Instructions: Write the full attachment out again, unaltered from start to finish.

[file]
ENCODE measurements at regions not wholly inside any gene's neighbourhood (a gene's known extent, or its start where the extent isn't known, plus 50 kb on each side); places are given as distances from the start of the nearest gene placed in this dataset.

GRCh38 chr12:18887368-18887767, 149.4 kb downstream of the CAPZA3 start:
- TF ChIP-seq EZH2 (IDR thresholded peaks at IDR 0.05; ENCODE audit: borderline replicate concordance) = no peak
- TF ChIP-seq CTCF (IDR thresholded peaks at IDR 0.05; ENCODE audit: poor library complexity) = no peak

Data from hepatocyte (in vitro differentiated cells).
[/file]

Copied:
ENCODE measurements at regions not wholly inside any gene's neighbourhood (a gene's known extent, or its start where the extent isn't known, plus 50 kb on each side); places are given as distances from the start of the nearest gene placed in this dataset.

GRCh38 chr12:18887368-18887767, 149.4 kb downstream of the CAPZA3 start:
- TF ChIP-seq EZH2 (IDR thresholded peaks at IDR 0.05; ENCODE audit: borderline replicate concordance) = no peak
- TF ChIP-seq CTCF (IDR thresholded peaks at IDR 0.05; ENCODE audit: poor library complexity) = no peak

Data from hepatocyte (in vitro differentiated cells).